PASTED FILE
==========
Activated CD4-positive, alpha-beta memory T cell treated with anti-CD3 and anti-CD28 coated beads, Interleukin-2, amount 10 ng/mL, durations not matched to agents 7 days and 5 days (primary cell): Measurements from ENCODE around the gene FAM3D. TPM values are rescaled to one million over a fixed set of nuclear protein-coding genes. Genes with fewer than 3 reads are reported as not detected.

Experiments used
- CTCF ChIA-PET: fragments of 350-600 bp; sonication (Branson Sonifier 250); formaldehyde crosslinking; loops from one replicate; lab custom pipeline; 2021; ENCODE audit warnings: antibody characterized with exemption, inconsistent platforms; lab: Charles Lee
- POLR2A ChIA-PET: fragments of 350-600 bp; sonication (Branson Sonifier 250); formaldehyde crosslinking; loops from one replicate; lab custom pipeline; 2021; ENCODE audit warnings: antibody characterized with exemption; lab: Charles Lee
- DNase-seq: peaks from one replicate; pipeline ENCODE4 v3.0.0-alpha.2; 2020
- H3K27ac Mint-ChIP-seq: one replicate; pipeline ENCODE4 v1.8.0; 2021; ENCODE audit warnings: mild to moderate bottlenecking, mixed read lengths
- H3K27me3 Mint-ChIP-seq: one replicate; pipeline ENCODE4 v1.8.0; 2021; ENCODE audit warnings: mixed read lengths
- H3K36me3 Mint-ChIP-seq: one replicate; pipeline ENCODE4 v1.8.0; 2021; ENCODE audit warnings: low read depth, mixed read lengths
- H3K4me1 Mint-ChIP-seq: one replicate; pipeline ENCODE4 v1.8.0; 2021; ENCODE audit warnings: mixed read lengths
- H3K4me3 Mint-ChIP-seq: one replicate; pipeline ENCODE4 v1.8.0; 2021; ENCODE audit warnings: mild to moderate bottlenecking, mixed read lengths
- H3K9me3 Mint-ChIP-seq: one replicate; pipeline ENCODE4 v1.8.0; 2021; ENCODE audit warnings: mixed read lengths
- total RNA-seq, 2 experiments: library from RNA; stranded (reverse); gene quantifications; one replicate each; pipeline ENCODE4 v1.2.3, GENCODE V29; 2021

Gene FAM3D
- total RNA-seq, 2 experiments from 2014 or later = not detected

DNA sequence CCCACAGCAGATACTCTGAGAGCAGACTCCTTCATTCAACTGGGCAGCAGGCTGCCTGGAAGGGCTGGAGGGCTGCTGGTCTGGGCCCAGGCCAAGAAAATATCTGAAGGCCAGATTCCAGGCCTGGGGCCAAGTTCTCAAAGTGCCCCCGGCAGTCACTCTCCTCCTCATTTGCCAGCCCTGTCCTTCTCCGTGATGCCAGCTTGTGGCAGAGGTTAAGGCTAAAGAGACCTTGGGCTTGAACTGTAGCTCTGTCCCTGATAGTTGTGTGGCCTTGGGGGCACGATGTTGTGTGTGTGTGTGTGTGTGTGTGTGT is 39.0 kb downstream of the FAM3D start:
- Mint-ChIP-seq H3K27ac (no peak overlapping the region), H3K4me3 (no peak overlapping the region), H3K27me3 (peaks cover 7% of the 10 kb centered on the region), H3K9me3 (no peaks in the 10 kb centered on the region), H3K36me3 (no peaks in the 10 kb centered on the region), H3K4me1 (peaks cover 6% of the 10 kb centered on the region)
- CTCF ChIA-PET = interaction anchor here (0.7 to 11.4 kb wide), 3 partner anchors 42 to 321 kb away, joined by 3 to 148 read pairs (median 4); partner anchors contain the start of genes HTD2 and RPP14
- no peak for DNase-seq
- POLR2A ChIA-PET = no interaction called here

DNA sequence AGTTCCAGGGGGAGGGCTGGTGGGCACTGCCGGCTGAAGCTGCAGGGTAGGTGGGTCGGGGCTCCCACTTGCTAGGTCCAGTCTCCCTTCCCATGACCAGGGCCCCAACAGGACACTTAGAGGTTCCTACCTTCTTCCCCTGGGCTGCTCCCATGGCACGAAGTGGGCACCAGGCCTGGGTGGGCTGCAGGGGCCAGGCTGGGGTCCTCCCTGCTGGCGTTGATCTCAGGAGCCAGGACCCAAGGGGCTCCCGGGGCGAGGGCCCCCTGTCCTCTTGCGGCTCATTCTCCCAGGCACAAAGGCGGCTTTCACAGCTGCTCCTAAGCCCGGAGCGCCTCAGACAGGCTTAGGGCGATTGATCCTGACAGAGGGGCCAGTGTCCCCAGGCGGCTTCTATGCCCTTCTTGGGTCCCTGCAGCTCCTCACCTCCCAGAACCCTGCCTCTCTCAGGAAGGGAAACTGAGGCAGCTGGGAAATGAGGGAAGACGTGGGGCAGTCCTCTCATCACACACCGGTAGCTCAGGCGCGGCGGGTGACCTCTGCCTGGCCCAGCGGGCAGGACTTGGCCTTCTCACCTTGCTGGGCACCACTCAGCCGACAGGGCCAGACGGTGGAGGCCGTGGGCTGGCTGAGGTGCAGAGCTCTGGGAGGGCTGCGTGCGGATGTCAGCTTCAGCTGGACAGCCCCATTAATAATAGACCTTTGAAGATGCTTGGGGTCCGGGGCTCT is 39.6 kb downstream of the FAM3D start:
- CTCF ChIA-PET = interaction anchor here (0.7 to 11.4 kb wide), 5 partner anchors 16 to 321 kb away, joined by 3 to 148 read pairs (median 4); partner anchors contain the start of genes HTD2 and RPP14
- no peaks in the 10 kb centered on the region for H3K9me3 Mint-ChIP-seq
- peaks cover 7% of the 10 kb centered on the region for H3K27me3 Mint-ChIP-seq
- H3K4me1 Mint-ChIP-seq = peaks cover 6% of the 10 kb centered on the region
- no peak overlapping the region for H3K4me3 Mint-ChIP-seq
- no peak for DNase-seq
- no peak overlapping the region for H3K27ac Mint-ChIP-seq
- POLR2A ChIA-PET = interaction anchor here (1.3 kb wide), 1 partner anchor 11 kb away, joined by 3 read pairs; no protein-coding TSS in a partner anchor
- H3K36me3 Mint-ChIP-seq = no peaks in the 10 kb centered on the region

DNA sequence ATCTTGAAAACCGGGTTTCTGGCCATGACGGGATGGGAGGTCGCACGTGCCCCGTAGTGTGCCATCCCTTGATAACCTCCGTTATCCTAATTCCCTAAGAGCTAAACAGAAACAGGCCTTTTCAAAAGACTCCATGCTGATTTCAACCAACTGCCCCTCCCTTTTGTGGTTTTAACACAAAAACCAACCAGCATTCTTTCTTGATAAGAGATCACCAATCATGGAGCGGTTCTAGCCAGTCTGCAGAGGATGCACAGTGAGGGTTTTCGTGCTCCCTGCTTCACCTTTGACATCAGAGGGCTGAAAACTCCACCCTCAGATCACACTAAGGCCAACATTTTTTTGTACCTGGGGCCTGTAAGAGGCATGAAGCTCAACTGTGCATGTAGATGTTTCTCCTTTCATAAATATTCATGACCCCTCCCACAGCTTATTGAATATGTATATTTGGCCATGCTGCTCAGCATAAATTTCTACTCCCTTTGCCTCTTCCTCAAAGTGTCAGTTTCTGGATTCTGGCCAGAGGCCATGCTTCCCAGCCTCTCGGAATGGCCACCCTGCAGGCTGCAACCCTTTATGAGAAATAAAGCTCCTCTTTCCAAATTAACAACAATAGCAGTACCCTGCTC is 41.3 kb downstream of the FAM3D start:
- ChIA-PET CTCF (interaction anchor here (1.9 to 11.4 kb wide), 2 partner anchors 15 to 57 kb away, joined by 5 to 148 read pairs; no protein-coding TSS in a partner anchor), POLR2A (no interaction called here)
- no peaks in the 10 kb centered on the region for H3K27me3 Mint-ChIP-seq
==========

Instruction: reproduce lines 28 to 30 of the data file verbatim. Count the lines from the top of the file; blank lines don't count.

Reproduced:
- POLR2A ChIA-PET = interaction anchor here (1.3 kb wide), 1 partner anchor 11 kb away, joined by 3 read pairs; no protein-coding TSS in a partner anchor
- H3K36me3 Mint-ChIP-seq = no peaks in the 10 kb centered on the region

DNA sequence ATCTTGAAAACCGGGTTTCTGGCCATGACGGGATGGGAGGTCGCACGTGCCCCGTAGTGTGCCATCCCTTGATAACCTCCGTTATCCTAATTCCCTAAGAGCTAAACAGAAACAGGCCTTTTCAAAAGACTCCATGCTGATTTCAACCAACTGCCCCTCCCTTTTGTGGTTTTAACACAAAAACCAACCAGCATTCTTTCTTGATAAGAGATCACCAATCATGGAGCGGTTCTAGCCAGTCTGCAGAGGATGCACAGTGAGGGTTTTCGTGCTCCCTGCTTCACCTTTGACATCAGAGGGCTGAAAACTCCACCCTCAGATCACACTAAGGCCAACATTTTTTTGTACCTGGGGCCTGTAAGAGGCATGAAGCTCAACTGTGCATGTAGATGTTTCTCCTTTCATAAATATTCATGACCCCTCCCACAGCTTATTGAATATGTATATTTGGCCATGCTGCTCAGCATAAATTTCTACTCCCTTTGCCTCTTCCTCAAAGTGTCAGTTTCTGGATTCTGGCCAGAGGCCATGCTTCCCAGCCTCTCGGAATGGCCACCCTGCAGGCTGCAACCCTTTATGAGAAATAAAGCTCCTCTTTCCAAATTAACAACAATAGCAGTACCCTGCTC is 41.3 kb downstream of the FAM3D start: